In my work in algebraic topology I need to build a special homotopy and I came up with a construction based on some ordinary differential equation in which I am not an expert. I miss some argument to prove the continuity of the flow.

In details, $V$ is a lipschitzian vector field defined on the closed unit n-ball $B\subset \mathbb{R}^n$ and which vanishes at the origin and on the boundary of the ball but nowhere else. This induces a continuous flow $$\Phi:[0,+\infty)\times B\rightarrow B,(t,x)\mapsto \Phi_t(x) $$ characterized by $d\Phi_t(x)/dt=V(\Phi_t(x))$. I need to extend it continuously at time $t=\infty$ and I wonder whether the following criterion is correct. Assume that there exists $C>0$ such for any $x\in B$ we have $$(V(x)\cdot x)\geq C\|V(x)\|\,\|x\|$$ where on the left hand side I mean by $\cdot$ the inner product of $\mathbb{R}^n$. Is it true that then $\Phi$ would admit a continuous extension on $$ [0,+\infty]\times(B\setminus\{0\})\quad ? $$ I am not an expert in differential equations but my intuition is that the above condition requires the vector field to belong to some cone oriented in the radial direction with a uniform angle at the summit. This should imply that all trajectories, except the constant trajectory at the origin, converge to the boundary. Moreover the trajectories should belong inside a uniform "curved" cone and when we look at a point close enoughto the boundary this will ensure continuity of the asymptotic extension.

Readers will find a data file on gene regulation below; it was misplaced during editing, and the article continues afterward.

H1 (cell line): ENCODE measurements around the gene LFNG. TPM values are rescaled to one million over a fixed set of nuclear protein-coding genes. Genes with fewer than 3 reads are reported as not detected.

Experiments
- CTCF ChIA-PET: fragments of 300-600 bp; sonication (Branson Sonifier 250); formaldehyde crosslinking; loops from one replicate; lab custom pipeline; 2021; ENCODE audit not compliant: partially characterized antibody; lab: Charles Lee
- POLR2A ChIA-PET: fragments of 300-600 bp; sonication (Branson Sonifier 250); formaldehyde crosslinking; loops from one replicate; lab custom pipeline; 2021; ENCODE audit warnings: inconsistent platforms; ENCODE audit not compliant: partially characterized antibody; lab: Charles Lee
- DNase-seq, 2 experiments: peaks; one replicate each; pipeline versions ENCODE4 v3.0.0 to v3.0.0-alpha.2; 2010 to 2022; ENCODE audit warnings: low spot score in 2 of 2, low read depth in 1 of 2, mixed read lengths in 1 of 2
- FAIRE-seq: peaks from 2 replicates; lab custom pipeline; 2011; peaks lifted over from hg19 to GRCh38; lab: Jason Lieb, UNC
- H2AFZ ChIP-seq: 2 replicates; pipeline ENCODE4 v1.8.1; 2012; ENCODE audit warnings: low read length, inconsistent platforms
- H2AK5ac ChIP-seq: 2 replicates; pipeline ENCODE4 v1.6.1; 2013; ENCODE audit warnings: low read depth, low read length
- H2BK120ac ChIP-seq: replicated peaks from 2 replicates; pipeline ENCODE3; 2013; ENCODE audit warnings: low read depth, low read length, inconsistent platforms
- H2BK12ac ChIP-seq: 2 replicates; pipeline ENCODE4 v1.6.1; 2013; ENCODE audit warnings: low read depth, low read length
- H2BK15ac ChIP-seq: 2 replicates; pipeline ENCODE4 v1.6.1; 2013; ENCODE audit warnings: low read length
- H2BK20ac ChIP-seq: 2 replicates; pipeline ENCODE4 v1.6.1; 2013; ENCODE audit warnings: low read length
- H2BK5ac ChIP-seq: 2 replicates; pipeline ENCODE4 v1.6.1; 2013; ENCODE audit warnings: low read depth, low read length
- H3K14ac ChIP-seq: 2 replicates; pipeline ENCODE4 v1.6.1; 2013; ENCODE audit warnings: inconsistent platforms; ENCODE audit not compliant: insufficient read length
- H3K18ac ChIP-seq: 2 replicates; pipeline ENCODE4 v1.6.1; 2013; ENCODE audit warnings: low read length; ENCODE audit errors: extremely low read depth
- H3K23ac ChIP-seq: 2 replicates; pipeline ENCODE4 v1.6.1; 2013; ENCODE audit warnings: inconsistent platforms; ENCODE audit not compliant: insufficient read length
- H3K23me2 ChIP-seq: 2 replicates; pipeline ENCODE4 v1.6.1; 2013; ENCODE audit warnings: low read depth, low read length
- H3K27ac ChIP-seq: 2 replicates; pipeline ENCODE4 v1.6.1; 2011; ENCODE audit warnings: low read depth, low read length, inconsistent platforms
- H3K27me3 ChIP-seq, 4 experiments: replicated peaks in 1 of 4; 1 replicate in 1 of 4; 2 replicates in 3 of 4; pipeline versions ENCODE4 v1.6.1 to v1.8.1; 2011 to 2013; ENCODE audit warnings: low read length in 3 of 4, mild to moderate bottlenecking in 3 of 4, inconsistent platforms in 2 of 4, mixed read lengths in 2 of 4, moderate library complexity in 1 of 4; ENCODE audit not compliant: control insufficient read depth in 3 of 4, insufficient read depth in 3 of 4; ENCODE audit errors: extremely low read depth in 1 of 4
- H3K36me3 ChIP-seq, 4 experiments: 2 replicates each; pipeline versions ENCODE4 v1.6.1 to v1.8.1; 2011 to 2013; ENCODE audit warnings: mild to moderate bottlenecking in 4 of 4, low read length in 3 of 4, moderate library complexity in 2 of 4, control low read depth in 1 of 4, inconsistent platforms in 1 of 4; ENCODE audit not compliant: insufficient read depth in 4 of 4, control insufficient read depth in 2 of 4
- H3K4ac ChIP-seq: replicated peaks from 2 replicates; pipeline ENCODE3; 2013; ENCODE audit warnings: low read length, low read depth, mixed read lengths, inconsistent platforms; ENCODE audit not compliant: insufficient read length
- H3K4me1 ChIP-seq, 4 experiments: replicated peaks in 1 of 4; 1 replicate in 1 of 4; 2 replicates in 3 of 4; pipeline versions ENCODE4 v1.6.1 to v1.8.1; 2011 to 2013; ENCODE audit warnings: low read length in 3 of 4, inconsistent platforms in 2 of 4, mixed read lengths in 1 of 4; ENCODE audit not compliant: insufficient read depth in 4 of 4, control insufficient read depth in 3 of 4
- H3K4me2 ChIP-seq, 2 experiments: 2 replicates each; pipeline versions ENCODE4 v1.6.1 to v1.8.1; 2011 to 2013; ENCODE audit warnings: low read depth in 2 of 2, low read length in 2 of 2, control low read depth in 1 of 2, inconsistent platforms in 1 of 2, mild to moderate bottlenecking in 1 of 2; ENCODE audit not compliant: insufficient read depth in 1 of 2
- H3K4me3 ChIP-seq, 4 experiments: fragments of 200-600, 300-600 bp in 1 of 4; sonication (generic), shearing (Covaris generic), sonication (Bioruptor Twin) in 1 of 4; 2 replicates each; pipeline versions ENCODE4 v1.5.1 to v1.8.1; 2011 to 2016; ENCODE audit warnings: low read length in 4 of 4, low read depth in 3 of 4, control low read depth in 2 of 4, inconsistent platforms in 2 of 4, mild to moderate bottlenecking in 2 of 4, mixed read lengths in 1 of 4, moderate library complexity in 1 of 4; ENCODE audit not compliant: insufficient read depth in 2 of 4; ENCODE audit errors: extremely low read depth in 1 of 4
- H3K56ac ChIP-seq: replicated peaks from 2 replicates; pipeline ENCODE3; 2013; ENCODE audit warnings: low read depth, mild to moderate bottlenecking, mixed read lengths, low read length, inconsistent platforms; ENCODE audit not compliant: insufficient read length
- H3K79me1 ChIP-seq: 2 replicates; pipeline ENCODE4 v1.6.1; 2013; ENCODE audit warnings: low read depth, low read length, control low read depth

I will be happy to see a proof or have a reference if this result is classic. A counter-example is good too but will make me less happy ;-)